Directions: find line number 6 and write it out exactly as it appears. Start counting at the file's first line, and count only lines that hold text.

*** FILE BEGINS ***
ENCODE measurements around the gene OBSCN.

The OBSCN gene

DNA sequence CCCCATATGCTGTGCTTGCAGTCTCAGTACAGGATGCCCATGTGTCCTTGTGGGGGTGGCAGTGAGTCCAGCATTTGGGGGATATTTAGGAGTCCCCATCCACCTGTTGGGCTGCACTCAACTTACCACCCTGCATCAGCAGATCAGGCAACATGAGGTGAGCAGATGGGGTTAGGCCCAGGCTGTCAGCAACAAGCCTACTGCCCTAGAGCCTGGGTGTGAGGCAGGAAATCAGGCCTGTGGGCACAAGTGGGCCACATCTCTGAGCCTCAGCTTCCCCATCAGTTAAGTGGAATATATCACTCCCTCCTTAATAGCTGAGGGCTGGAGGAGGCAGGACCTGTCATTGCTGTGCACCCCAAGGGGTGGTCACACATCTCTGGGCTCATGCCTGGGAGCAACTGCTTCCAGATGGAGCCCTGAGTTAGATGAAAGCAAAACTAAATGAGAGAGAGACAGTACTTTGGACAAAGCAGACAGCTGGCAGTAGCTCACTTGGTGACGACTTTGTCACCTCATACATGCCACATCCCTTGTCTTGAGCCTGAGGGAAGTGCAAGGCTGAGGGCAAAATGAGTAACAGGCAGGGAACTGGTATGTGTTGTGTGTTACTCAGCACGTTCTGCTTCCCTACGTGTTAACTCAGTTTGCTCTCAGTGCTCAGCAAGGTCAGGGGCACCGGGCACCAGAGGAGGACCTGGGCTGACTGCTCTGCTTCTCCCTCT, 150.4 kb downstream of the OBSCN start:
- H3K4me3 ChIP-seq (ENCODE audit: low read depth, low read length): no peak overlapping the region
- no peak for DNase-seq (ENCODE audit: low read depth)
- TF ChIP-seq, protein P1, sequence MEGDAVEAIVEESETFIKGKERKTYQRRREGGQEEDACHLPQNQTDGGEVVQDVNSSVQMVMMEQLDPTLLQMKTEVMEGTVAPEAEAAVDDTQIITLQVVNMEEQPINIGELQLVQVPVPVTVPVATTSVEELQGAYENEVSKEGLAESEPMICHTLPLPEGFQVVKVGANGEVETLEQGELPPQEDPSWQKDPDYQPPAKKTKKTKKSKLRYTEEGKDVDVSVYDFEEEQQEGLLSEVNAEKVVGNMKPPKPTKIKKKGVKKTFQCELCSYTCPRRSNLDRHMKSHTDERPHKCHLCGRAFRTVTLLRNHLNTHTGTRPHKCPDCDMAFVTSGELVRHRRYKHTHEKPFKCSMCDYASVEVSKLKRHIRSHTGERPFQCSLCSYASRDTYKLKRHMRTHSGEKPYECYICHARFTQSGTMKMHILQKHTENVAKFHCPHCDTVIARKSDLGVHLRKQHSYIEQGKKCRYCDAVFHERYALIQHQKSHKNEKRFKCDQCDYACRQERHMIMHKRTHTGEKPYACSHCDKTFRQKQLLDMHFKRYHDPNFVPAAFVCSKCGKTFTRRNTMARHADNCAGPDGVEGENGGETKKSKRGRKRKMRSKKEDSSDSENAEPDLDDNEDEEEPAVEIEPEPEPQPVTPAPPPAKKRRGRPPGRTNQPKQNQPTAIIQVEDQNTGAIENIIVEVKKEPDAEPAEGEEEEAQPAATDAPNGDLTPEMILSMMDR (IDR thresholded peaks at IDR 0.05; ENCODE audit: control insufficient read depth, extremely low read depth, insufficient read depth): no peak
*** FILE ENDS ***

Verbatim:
- TF ChIP-seq, protein P1, sequence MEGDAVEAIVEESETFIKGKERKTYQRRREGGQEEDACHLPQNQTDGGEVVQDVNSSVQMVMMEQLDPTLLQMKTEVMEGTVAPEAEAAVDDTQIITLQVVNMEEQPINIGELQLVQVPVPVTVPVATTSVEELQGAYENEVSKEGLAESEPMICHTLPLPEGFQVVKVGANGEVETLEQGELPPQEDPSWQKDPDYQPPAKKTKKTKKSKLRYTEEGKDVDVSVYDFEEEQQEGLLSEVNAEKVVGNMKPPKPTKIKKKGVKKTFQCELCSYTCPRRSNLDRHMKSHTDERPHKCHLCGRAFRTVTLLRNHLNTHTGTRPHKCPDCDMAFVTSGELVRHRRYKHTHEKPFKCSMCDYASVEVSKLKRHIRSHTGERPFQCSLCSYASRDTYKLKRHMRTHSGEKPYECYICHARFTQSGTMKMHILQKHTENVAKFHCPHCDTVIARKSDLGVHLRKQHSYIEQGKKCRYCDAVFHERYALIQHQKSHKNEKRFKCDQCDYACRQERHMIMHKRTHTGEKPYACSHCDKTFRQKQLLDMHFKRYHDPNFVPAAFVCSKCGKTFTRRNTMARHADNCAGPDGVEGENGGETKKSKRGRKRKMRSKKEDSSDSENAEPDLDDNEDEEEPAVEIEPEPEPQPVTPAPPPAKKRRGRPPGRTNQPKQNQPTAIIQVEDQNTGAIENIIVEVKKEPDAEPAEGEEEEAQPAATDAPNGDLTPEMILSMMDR (IDR thresholded peaks at IDR 0.05; ENCODE audit: control insufficient read depth, extremely low read depth, insufficient read depth): no peak